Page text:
The government plans to increase import duties on a few non-essential items such as gold, electronics and steel, to provide some support to the depreciating rupee. Rising imports coupled with a weakening rupee would push the country’s trade deficit higher and consequently worsen the current account deficit. The question now is whether import duty hikes would prove helpful in containing the rupee’s rout.
Let’s first consider gold, for which demand in India is typically strong. According to Bank of America Merrill Lynch Global Research, gold demand is not likely to react to 5-10% tariff hikes, especially given higher minimum support price increases and a step-up in loan waivers.
In 2013, when the government raised import duty on gold, imports of the yellow metal did fall but unofficial gold imports rose, pointed out Madan Sabnavis, chief economist at CARE Ratings Ltd. Note that import duty on gold is already high at 10%, so the risk that there will be sharp increases is lower. Additionally, consumers of the yellow metal are already paying a 3% goods and services tax on the commodity.
For electronic items, demand may not be that price-sensitive. Electronic items have weighed heavily on India’s trade deficit lately and the impact they have on the overall trade deficit has risen over time. This suggests that demand for electronics is strong and may not be negatively affected by higher import duty.
For steel, “In order to reduce dependency on imports of certain varieties and to encourage domestic production of these varieties, we believe that the customs duty on some of the steel products could be increased to 15%," pointed out a report from CARE Ratings.
“At the same time, the government would have to ensure that this indicative duty hike does not materially impact the exports from those industries which use these imported steel products as an input for manufacturing of its goods," it added.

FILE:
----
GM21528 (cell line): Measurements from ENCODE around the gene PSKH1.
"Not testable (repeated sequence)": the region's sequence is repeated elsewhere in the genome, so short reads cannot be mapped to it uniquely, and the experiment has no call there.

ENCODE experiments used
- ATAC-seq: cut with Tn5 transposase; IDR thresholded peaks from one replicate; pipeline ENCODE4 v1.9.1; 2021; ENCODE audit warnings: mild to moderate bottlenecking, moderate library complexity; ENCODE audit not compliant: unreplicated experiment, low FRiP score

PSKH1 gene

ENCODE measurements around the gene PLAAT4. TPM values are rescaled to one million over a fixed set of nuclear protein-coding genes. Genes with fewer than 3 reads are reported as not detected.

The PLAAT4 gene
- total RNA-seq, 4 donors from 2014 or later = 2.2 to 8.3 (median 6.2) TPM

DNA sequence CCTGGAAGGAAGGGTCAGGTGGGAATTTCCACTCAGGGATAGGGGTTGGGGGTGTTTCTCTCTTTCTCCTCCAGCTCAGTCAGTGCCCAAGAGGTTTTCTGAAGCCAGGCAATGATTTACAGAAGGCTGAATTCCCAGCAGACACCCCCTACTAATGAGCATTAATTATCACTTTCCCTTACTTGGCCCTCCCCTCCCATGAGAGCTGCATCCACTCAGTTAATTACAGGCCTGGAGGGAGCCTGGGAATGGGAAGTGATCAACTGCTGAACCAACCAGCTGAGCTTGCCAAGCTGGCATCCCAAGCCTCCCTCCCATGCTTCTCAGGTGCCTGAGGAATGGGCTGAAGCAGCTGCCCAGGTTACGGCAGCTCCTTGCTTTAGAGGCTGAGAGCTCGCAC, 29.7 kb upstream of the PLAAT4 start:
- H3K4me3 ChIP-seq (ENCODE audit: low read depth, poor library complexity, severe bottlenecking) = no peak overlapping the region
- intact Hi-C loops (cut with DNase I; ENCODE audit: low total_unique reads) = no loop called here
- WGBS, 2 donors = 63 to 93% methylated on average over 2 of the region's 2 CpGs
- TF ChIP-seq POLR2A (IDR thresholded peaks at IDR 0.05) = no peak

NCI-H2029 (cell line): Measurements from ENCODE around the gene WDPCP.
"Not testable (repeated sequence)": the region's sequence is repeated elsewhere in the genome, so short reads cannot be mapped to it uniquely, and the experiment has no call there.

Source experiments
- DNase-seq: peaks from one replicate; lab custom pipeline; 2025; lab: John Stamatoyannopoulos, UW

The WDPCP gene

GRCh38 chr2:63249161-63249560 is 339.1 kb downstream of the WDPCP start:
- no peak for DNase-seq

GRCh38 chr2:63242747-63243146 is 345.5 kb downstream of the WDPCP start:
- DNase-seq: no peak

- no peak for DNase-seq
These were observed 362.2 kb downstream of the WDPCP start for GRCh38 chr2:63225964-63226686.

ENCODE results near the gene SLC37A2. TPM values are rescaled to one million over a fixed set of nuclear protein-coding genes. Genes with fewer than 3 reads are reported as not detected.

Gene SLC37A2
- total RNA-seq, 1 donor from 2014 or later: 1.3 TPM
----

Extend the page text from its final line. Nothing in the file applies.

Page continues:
According to Bank of America Merrill Lynch, steel tariff hikes may not scale down imports from Japan and South Korea (33% of imports) with which India has free trade agreements, although they reduce the risk of dumping from China.
Further, if duties are raised, the threat of imported inflation would increase, said Sabnavis. Data sourced from the research wing of State Bank of India shows that imported inflation surged to a multi-year high of 9.27% in August.
Some other options that the government may have to choose from to deal with the rupee’s depreciation are increasing interest rates or opting for foreign bonds/NRI bonds to shore up the country’s forex reserves.
While some economists are not ruling out a rate hike by the Reserve Bank of India, they feel aggressive rate hikes are not an ideal solution for India and would hurt domestic growth. Also, it could result in outflows by foreign investors invested in Indian equities.
Not surprisingly, some economists are rooting for NRI bonds. The most recent was the FCNR (Foreign Currency Non-Resident) deposit scheme that was introduced in September 2013. However, 2013 is not 2018. Overnight Libor (London Interbank Offered Rate) was much lower at about 0.1% in September 2013, whereas the measure is at 1.92% currently. This means that interest rates have to be far more attractive for NRI bonds to succeed this time around.
That said, increasing import duties would at best be a short-term solution. Nonetheless, if duties are increased, the money should be used to incentivize and diversify the local manufacturing base. In short, we should work towards reducing our reliance on imports.